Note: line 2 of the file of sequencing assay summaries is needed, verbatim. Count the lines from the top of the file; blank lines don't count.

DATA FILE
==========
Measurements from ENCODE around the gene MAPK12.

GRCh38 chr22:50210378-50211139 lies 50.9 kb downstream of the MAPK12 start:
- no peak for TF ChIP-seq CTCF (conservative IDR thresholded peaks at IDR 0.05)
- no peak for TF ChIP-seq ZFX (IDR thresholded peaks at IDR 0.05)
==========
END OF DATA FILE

GRCh38 chr22:50210378-50211139 lies 50.9 kb downstream of the MAPK12 start: